Kenya received a second cohort of 53 Cuban doctors this week as part of a medical exchange programme.
Cuba's ambassador to Kenya, Ernesto Gómez Díaz, said this group will begin working ahead of the arrival of another.
"A further 15 are expected to arrive soon. Our doctors are happy to work in Kenya," said Diaz.
Kenya had asked for 101 specialists but Cuba could only offer 68 due to the Covid-19 pandemic.
In a statement, the Health ministry said the doctors were sent to Kenya after the Council of Governors made a request.
Kenya and Cuba signed a new cooperation agreement when Health Cabinet Secretary Mutahi Kagwe visited that country in June.
CS Kagwe said the government is looking for enhanced cooperation between Cuban and Kenyan institutions, such as the Kenya Medical Research Institute (Kemri), in an effort to bridge knowledge gaps through medical research.
"The relationship between our two countries can only get better and deeper because we have an institutional framework that goes beyond individual involvement. Having seen the management of Cuba we have a lot to share and learn from each other," he said.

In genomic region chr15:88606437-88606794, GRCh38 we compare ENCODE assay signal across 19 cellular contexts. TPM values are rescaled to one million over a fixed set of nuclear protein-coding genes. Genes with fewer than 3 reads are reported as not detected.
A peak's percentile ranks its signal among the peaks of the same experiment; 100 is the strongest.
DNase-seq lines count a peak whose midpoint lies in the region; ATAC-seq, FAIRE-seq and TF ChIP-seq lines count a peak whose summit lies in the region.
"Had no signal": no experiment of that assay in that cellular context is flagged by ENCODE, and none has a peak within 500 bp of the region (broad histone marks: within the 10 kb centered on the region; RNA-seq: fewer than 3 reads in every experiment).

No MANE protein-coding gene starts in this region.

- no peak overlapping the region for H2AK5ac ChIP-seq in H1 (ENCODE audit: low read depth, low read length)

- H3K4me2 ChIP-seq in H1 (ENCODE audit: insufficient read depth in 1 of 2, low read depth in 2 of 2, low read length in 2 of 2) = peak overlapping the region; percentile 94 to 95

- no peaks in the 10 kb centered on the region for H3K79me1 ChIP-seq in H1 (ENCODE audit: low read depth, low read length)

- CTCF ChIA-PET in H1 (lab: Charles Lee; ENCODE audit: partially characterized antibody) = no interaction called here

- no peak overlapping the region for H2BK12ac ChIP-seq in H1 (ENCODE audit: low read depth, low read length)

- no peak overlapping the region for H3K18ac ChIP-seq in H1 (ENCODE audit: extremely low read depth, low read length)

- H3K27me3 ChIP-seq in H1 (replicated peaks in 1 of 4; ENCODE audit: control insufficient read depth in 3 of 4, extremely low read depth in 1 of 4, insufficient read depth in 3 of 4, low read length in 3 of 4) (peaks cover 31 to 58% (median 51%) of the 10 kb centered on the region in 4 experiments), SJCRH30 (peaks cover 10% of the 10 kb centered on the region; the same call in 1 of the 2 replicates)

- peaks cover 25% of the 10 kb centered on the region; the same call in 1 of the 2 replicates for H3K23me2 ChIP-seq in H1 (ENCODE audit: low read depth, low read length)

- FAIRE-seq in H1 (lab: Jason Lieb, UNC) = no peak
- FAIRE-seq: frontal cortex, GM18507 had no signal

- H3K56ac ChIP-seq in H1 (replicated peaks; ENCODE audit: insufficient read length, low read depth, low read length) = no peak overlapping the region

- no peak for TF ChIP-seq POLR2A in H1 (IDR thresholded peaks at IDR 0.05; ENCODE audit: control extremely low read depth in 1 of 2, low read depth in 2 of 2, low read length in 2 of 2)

Regarding the safety of the Cuban doctors, CS Kagwe said the Kenyan government is committed to ensuring the return of doctors Assel Herrera and Landy Rodriguez who were abducted by suspected Al-Shabaab terrorists two years ago.
The ministry further noted that the government has been working to strengthen Kenya's primary healthcare system as a catalyst to achieving universal healthcare said the Health ministry in a statement.
Cuban doctors who served earlier were offered furnished homes, air fare for holidays, paid utilities and transport, on top of their salaries, in a deal agreed with governors. It is not clear yet whether this cohort will enjoy the same perks.
More on this: Revealed: Secrets of the Kenya-Cuba doctors deal
The initiative is part of a medical exchange programme between Kenya and Cuba which saw slightly over 50 Kenyan doctors sent to study in Cuba.
The medics returned and were deployed to hospitals across the country.
Kenyan doctors have decried the employment of Cuban doctors while many locally remain unemployed.
So far, 537 interns and 1,023 foreign doctors are registered In Kenya, with Nairobi, Mombasa, Kiambu and Uasin Gishu having hired the hired numbers.
Cuba's most valuable export is its own healthcare professionals with the socialist regime allowing the government to collect a portion of the incomes earned by Cuban workers abroad.
Thousands of Cuban doctors work abroad under contracts with Cuban authorities, with neighboring Uganda importing these doctors as well.